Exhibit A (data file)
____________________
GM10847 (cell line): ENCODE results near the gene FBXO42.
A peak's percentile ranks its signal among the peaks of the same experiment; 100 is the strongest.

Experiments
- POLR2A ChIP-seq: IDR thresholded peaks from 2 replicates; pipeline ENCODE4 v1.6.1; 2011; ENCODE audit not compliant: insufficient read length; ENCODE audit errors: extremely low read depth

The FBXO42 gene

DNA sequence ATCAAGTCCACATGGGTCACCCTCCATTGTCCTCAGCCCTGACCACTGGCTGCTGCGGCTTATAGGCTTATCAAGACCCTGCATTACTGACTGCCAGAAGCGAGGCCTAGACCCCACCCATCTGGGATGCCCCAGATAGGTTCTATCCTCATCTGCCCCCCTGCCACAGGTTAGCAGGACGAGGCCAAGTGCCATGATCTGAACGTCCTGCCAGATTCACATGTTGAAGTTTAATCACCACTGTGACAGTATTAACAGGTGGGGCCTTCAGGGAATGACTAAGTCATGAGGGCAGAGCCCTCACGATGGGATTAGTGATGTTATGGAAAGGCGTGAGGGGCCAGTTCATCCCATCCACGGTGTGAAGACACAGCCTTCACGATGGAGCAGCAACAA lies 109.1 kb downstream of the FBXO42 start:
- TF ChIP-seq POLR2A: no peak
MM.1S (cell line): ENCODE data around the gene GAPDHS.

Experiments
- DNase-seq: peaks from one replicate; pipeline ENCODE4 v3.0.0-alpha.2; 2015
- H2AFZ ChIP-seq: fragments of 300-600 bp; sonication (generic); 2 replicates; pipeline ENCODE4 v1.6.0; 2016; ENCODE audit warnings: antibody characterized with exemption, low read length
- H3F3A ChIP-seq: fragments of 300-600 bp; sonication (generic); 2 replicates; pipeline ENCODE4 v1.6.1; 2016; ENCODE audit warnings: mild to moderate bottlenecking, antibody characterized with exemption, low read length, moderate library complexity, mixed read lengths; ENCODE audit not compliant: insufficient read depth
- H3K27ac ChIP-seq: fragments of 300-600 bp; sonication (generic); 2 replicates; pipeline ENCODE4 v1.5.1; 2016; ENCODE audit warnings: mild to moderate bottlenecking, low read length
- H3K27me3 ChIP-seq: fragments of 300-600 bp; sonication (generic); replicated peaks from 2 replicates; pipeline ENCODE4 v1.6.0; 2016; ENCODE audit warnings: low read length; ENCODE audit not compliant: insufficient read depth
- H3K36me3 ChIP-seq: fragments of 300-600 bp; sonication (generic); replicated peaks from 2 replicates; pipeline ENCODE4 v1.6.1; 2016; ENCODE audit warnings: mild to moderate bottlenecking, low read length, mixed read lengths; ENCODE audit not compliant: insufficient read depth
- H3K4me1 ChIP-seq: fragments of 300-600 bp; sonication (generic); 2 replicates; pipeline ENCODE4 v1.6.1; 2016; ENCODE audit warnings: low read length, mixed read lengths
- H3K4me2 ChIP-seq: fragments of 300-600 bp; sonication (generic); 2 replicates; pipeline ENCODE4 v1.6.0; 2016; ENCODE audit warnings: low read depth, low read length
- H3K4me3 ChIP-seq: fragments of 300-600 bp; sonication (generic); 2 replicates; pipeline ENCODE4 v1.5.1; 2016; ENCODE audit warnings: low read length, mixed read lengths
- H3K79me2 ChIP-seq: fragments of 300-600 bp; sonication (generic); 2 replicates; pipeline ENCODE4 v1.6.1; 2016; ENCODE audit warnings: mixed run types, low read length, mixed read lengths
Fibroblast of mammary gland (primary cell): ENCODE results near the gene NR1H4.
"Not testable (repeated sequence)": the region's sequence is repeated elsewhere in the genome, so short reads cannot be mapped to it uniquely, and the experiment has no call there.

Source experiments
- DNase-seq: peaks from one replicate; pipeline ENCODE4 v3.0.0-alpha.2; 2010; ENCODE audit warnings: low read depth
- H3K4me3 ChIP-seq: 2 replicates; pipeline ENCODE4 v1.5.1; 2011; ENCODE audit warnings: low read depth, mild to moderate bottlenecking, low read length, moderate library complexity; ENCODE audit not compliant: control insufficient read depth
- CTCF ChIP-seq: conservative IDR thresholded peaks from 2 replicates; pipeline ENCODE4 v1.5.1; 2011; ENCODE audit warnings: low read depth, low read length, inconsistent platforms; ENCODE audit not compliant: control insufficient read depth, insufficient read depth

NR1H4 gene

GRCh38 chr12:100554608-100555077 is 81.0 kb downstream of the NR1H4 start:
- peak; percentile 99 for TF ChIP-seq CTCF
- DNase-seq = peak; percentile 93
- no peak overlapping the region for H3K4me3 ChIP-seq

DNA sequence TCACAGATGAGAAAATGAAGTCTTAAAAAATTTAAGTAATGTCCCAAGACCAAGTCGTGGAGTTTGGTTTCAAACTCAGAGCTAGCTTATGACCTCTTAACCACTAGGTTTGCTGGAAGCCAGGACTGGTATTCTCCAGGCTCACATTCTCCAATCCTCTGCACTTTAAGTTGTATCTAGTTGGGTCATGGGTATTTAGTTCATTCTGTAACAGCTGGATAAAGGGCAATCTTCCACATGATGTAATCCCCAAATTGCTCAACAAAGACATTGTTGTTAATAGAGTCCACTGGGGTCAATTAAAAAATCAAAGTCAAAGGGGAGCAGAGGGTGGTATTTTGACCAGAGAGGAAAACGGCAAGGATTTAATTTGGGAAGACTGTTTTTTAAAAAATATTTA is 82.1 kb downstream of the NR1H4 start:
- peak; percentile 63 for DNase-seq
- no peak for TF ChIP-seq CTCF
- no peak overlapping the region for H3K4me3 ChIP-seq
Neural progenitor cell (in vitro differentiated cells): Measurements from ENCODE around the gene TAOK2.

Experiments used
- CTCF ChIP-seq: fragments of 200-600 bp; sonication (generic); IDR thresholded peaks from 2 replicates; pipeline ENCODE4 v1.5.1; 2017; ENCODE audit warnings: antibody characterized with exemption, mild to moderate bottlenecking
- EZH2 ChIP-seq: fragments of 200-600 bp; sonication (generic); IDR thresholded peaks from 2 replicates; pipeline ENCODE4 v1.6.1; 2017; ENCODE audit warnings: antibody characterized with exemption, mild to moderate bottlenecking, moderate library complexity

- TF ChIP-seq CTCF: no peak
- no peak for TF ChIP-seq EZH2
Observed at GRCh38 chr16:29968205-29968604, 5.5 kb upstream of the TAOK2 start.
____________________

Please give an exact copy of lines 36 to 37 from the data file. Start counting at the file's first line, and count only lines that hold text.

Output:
Experiments used
- CTCF ChIP-seq: fragments of 200-600 bp; sonication (generic); IDR thresholded peaks from 2 replicates; pipeline ENCODE4 v1.5.1; 2017; ENCODE audit warnings: antibody characterized with exemption, mild to moderate bottlenecking